Maternal exposure to ambient temperature and the risk of preterm birth and stillbirth in Brisbane, Australia
Strand, Linn B., Barnett, Adrian G., & Tong, Shilu (2012) Maternal exposure to ambient temperature and the risk of preterm birth and stillbirth in Brisbane, Australia. American Journal of Epidemiology, 175(2), pp. 99-107.
Almost 10% of all births are preterm and 2.2% are stillbirths globally. Recent research has suggested that environmental factors may be a contributory cause to these adverse birth outcomes. The authors examined the relationship between ambient temperature and preterm birth and stillbirth in Brisbane, Australia between 2005 and 2009 (n = 101,870). They used a Cox proportional hazard model with live birth and stillbirth as competing risks. They also examined if there were periods of the pregnancy where exposure to high temperatures had a greater effect. Exposure to higher ambient temperatures during pregnancy increased the risk of stillbirth. The hazard ratio for stillbirth was 0.3 at 12 °C relative to the reference temperature at 21 °C. The temperature effect was greatest for fetuses of less than 36 weeks of gestation. There was an association between higher temperature and shorter gestation, as the hazard ratio for live birth was 0.96 at 15 °C and 1.02 at 25 °C. This effect was greatest at later gestational ages. The results provide strong evidence of an association between increased temperature and increased risk of stillbirth and shorter gestations.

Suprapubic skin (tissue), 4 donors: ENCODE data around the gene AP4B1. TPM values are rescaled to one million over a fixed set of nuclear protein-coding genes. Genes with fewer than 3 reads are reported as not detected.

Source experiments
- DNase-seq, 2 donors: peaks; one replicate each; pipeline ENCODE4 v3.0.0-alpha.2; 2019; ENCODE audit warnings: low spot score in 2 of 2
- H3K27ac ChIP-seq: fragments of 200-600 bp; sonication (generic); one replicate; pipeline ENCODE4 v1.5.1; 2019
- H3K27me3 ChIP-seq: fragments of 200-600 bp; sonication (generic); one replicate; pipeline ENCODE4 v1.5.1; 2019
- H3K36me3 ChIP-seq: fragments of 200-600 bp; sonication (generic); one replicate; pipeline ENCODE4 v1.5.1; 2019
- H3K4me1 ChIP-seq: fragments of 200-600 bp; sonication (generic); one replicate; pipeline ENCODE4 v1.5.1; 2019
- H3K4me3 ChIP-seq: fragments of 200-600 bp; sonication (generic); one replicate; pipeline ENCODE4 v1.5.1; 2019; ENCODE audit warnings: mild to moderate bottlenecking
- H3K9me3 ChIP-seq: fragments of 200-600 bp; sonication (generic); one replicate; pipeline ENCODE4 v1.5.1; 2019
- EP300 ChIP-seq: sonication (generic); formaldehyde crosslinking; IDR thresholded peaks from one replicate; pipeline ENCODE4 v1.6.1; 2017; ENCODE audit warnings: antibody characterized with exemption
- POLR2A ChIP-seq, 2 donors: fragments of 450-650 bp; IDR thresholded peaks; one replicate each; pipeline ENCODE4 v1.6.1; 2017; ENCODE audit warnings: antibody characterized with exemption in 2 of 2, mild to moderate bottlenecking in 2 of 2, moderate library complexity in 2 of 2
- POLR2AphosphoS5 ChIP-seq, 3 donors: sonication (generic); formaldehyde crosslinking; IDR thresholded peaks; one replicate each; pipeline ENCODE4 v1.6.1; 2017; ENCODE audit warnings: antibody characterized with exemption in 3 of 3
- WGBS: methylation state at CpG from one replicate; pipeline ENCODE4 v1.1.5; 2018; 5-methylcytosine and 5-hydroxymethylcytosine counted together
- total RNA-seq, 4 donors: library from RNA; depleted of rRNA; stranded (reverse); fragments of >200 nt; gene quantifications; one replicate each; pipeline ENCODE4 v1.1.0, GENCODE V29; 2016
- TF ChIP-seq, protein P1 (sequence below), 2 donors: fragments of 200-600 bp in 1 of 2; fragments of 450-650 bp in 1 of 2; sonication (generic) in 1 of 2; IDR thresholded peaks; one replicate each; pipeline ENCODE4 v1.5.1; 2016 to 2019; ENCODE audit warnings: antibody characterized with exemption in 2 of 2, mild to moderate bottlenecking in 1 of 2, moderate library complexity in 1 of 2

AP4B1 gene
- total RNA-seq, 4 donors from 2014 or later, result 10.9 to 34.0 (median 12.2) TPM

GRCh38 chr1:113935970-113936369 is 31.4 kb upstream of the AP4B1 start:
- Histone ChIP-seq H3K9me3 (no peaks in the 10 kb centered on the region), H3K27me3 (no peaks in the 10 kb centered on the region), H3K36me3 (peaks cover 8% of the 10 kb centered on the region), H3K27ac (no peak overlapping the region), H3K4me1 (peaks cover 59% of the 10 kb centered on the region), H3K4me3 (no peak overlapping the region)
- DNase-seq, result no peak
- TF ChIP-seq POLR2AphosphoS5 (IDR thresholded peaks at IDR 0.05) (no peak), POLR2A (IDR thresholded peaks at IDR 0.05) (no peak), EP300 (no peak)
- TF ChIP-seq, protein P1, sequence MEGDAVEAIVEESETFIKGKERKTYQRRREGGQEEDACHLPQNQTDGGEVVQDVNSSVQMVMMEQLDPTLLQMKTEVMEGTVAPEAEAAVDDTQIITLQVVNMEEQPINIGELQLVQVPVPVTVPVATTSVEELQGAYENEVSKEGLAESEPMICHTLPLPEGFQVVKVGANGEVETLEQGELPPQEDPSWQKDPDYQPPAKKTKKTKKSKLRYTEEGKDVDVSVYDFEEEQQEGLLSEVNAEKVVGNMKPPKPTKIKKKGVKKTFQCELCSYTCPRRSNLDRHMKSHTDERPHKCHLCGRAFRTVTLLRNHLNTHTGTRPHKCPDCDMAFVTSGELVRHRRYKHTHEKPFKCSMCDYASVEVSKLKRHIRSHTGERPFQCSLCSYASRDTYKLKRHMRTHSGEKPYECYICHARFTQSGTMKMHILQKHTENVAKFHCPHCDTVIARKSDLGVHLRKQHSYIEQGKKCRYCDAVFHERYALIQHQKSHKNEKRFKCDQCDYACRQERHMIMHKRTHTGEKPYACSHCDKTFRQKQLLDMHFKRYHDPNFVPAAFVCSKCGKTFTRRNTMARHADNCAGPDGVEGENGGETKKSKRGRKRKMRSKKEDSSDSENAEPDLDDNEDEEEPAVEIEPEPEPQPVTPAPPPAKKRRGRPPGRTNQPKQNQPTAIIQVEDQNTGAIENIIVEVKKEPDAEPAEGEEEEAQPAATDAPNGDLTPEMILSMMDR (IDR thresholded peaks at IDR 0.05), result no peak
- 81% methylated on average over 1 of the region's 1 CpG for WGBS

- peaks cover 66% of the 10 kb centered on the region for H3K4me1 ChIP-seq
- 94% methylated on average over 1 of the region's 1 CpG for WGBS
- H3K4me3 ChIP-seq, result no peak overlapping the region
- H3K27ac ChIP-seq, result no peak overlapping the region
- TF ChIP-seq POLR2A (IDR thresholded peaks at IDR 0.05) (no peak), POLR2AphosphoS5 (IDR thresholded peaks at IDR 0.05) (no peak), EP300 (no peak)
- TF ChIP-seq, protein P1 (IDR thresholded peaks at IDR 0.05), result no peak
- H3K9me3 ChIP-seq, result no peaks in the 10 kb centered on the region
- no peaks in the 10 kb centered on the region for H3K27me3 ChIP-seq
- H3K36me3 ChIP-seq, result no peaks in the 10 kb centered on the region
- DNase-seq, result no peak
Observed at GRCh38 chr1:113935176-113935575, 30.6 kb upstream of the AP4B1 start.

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|Item Type:||Journal Article|
|Keywords:||Fetal death, Weather, Temperature, Stillbirth, Survival analysis, Premature birth|
|Subjects:||Australian and New Zealand Standard Research Classification > MEDICAL AND HEALTH SCIENCES (110000) > PUBLIC HEALTH AND HEALTH SERVICES (111700) > Epidemiology (111706)|
|Divisions:||Current > QUT Faculties and Divisions > Faculty of Health|
Current > Institutes > Institute of Health and Biomedical Innovation
Current > Schools > School of Public Health & Social Work
|Copyright Owner:||Copyright 2011 Oxford University Press|
|Deposited On:||06 Jul 2011 07:44|
|Last Modified:||06 Nov 2013 11:34|
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